behavior will make schools safer. Safer schools are more
effective learning environments.
Schools that employ system-wide interventions for problem
behavior prevention report reductions in office discipline
referrals of 20-60%, resulting in increased academic engaged
time and improved academic performance for all students.
A review of research on PBS effectiveness showed that there was
over a 90% reduction in problem behavior in over half of the
studies; the problem behavior stopped completely in over
one-quarter of the studies.
Appropriately implemented, proactive behavior support systems
can lead to dramatic improvements that have long-term effects on
the lifestyle, communication skills and problem behavior of
individuals with disabilities. Interim Alternative Educational
Settings Not all significant behavior problems can be adequately
addressed through positive behavior interventions, strategies
and supports. The IDEA provisions for Interim Alternative
Educational Settings (IAES) allow school personnel (through the
IEP Team process) to quickly intervene and remove from the
classroom or school a student with disabilities who engages in
behavior that seriously threatens the safety and well-being of
self or others. The rules specify that, for certain dangerous
behaviors (e.g., possession of a weapon or drugs, the threat of
injurious behavior), school personnel can treat the student with
disabilities the same as any other student, with certain
IDEA stipulates that an IAES must:
Enable the student to continue to progress in the general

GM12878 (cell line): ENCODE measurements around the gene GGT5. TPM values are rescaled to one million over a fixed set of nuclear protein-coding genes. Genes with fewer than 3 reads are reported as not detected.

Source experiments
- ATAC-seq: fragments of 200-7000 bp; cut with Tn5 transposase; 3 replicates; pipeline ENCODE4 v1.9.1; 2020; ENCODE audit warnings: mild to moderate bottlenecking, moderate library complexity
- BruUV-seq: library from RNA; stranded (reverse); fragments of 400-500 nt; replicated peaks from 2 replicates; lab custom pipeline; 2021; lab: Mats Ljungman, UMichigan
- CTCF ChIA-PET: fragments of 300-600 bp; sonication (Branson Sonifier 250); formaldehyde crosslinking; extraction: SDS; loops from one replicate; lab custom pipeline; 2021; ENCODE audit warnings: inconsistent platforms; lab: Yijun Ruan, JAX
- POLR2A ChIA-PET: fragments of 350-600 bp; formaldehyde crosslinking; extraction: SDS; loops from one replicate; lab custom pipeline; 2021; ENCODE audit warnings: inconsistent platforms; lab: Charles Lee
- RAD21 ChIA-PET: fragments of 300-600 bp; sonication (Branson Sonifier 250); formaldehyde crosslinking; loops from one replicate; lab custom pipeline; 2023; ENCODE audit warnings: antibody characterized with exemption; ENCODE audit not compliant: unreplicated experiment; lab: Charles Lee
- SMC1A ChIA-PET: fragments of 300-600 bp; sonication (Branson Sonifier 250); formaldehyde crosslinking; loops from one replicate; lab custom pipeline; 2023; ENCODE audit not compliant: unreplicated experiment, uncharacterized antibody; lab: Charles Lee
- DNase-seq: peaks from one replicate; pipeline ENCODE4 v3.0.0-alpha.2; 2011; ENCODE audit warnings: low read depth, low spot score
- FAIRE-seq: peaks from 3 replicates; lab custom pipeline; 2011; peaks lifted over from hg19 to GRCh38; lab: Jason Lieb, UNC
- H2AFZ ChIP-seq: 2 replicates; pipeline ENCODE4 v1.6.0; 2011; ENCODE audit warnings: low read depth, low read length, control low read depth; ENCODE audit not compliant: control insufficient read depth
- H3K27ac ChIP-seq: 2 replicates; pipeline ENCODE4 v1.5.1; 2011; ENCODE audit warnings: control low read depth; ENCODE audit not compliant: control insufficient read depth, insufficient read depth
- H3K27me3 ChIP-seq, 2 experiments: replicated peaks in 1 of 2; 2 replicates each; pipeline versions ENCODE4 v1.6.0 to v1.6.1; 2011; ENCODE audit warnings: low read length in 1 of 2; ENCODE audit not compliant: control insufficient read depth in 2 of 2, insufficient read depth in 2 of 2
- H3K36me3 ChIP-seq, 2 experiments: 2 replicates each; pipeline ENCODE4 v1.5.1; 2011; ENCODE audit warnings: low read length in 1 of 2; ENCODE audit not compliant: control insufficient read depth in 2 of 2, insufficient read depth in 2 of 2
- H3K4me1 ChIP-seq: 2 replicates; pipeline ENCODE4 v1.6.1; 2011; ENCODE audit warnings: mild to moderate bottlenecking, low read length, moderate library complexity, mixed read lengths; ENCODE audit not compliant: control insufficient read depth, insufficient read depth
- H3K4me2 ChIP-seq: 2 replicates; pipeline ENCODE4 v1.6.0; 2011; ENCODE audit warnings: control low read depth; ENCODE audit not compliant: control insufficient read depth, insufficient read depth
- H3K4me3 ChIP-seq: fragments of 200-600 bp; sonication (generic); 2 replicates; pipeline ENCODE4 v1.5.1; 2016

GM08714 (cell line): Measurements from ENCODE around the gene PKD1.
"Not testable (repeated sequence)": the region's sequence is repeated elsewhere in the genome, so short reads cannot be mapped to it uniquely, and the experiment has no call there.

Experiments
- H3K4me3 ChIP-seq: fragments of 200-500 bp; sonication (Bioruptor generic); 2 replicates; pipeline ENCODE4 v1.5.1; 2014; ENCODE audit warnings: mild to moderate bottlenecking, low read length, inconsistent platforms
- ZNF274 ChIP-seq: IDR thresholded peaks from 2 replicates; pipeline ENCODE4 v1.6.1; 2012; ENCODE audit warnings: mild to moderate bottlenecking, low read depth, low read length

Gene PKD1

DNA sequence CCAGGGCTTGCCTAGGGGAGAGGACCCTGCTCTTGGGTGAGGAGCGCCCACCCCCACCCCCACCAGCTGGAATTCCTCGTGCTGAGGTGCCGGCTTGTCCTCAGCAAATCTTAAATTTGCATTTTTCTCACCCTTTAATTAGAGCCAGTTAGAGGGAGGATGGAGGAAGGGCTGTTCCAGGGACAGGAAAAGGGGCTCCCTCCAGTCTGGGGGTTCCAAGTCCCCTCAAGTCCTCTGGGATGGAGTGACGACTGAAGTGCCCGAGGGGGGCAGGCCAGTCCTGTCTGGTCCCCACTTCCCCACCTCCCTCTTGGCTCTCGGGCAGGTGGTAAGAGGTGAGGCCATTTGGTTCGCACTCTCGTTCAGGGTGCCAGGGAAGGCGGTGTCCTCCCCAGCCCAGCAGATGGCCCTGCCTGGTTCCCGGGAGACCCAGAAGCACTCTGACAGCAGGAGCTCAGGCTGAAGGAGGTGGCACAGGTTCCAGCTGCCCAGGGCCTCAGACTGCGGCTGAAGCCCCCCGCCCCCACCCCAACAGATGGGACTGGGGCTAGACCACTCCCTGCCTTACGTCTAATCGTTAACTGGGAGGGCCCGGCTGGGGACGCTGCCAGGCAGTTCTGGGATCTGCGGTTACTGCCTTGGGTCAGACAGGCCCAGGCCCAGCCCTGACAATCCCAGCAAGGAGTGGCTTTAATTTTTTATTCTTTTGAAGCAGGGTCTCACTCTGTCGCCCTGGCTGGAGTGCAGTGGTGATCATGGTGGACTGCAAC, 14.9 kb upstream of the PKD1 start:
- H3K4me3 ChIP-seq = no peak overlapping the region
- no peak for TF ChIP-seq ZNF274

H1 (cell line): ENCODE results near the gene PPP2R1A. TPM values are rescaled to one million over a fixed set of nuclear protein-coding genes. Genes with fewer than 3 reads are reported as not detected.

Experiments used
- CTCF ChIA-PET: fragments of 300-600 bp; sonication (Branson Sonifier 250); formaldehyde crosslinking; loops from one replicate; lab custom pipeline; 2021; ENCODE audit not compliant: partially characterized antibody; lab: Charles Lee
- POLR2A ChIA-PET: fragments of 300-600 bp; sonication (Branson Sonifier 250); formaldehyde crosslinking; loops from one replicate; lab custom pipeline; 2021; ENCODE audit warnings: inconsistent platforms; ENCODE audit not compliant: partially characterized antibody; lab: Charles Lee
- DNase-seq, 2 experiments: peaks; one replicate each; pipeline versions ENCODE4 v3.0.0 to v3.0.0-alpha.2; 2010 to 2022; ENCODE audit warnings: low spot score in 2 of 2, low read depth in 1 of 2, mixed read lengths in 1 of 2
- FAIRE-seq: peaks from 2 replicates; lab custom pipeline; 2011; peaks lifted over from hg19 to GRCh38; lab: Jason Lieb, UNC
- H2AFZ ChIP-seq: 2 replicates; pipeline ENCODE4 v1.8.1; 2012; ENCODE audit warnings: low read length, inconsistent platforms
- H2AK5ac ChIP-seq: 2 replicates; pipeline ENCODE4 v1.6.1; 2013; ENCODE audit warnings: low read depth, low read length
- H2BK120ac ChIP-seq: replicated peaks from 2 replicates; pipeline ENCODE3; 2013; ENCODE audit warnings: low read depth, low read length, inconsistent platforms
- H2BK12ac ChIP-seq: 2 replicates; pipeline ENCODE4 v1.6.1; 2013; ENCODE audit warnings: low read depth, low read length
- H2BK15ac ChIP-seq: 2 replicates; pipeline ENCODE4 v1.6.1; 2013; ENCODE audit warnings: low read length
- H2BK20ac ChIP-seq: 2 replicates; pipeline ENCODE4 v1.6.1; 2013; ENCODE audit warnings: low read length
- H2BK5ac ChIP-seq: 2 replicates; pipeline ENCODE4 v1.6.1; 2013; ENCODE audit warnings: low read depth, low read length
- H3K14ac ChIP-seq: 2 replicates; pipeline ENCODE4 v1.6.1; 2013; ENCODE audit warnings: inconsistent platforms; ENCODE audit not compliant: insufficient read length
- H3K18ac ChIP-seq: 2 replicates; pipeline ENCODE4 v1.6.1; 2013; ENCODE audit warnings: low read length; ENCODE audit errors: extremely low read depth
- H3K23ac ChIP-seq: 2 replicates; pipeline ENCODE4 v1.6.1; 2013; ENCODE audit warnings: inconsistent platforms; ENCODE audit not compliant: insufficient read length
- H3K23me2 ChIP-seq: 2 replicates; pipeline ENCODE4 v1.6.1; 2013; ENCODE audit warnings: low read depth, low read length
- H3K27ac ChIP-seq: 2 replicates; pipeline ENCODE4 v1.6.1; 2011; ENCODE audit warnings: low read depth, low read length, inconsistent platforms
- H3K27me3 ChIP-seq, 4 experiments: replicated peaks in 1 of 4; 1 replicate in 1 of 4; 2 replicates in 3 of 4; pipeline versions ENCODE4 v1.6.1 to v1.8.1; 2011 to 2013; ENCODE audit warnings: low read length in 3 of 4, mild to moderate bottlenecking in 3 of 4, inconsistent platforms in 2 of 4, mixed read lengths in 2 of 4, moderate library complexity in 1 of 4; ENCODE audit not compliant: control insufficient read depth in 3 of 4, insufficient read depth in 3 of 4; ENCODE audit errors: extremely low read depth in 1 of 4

curriculum , although in another setting, and to continue to
receive those services and modifications that will enable the
child to meet the goals set out in the IEP; and Include services
and modifications to address the behavior and prevent its
recurrence. IAES are intended to serve short-term, transitional
purposes. With few exceptions, IAES serve as temporary settings
pending either a return to the student's current educational
placement or a more permanent change in educational placement.
IAES are not intended to serve as educational placements in
which the long-term educational and mental health needs of
students are adequately met. However, planning and progress
toward this goal must begin during the interim alternative
educational placement. It is critical that IAES provisions are
maintained in IDEA and further clarified to assure
implementation as intended.
Maintaining and Expanding IDEA Discipline Provisions The 1997
Amendments to IDEA were major steps forward in providing
positive learning environments for all students, and
particularly for improving social as well as academic learning
opportunities for students with disabilities. Current
regulations focusing on positive behavior interventions should
be highlighted and strengthened, recognizing their benefits to
the entire student body. The law should also assure that such
interventions, strategies and supports are always linked to
assessment, including Functional Behavioral Assessment. While
current law emphasizes safeguards and positive support
provisions when students with disabilities are involved in
disciplinary actions, a current, comprehensive assessment
(including FBA) should be required for any student suspected of
having a behavioral disability and prior to the development of
all IEP behavior intervention plans. Schools and districts
should be strongly encouraged (through funding incentives) to
develop proactive systems of behavioral supports at the
classroom, building and district levels.
Bear, G., Quinn,
M. M. & Burkholder, S. (2001). Interim Alternative Educational
Settings. Bethesda, MD: NASP.
IDEA Practices website:
National Association of School Psychologists:
fact sheets on Positive Behavior Supports, Zero Tolerance, and
NASP recognizes the contributions and suggestions of Russell
Skiba, George Bear and Diana Browning Wright in the development
of this fact sheet.
© 2002, National Association of School Psychologists, 4340
East West Highway, Suite 402, Bethesda, MD 20814, (301)
657-0270, fax (301) 657-0275,